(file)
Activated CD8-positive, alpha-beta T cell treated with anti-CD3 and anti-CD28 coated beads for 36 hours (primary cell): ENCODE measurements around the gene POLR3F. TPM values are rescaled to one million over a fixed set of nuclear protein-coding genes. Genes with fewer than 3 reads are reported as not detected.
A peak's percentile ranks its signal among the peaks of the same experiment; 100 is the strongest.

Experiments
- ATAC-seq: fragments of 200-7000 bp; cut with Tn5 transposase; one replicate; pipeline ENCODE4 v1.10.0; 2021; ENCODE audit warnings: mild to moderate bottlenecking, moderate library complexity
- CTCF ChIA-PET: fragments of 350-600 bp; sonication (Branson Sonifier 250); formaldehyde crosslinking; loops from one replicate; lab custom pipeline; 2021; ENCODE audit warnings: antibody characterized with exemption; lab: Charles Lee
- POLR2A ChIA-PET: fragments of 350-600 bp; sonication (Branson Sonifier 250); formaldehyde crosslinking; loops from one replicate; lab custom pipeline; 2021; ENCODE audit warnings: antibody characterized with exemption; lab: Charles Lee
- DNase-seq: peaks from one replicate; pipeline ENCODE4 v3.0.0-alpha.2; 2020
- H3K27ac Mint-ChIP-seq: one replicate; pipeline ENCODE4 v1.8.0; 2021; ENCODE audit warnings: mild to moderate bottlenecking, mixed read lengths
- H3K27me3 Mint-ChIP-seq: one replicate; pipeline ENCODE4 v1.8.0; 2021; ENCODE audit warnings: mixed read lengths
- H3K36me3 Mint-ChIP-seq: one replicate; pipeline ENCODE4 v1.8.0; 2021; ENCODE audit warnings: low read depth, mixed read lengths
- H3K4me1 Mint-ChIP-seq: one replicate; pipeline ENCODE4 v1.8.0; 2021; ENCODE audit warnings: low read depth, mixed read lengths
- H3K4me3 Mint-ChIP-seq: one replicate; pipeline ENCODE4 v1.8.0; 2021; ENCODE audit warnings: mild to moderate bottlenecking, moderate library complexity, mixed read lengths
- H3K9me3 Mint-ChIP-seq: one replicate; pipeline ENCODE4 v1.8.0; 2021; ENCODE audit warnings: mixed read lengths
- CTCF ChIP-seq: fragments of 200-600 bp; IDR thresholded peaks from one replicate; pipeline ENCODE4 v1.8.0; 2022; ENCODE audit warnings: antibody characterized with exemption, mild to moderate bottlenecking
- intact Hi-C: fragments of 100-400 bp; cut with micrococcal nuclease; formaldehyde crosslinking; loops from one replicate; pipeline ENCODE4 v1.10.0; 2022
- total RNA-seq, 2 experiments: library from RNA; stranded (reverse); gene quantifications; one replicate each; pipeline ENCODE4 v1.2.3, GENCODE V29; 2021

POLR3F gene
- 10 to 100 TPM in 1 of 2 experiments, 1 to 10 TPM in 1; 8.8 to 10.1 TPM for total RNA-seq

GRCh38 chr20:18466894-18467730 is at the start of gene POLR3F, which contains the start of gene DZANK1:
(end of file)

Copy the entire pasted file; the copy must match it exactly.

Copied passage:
Activated CD8-positive, alpha-beta T cell treated with anti-CD3 and anti-CD28 coated beads for 36 hours (primary cell): ENCODE measurements around the gene POLR3F. TPM values are rescaled to one million over a fixed set of nuclear protein-coding genes. Genes with fewer than 3 reads are reported as not detected.
A peak's percentile ranks its signal among the peaks of the same experiment; 100 is the strongest.

Experiments
- ATAC-seq: fragments of 200-7000 bp; cut with Tn5 transposase; one replicate; pipeline ENCODE4 v1.10.0; 2021; ENCODE audit warnings: mild to moderate bottlenecking, moderate library complexity
- CTCF ChIA-PET: fragments of 350-600 bp; sonication (Branson Sonifier 250); formaldehyde crosslinking; loops from one replicate; lab custom pipeline; 2021; ENCODE audit warnings: antibody characterized with exemption; lab: Charles Lee
- POLR2A ChIA-PET: fragments of 350-600 bp; sonication (Branson Sonifier 250); formaldehyde crosslinking; loops from one replicate; lab custom pipeline; 2021; ENCODE audit warnings: antibody characterized with exemption; lab: Charles Lee
- DNase-seq: peaks from one replicate; pipeline ENCODE4 v3.0.0-alpha.2; 2020
- H3K27ac Mint-ChIP-seq: one replicate; pipeline ENCODE4 v1.8.0; 2021; ENCODE audit warnings: mild to moderate bottlenecking, mixed read lengths
- H3K27me3 Mint-ChIP-seq: one replicate; pipeline ENCODE4 v1.8.0; 2021; ENCODE audit warnings: mixed read lengths
- H3K36me3 Mint-ChIP-seq: one replicate; pipeline ENCODE4 v1.8.0; 2021; ENCODE audit warnings: low read depth, mixed read lengths
- H3K4me1 Mint-ChIP-seq: one replicate; pipeline ENCODE4 v1.8.0; 2021; ENCODE audit warnings: low read depth, mixed read lengths
- H3K4me3 Mint-ChIP-seq: one replicate; pipeline ENCODE4 v1.8.0; 2021; ENCODE audit warnings: mild to moderate bottlenecking, moderate library complexity, mixed read lengths
- H3K9me3 Mint-ChIP-seq: one replicate; pipeline ENCODE4 v1.8.0; 2021; ENCODE audit warnings: mixed read lengths
- CTCF ChIP-seq: fragments of 200-600 bp; IDR thresholded peaks from one replicate; pipeline ENCODE4 v1.8.0; 2022; ENCODE audit warnings: antibody characterized with exemption, mild to moderate bottlenecking
- intact Hi-C: fragments of 100-400 bp; cut with micrococcal nuclease; formaldehyde crosslinking; loops from one replicate; pipeline ENCODE4 v1.10.0; 2022
- total RNA-seq, 2 experiments: library from RNA; stranded (reverse); gene quantifications; one replicate each; pipeline ENCODE4 v1.2.3, GENCODE V29; 2021

POLR3F gene
- 10 to 100 TPM in 1 of 2 experiments, 1 to 10 TPM in 1; 8.8 to 10.1 TPM for total RNA-seq

GRCh38 chr20:18466894-18467730 is at the start of gene POLR3F, which contains the start of gene DZANK1: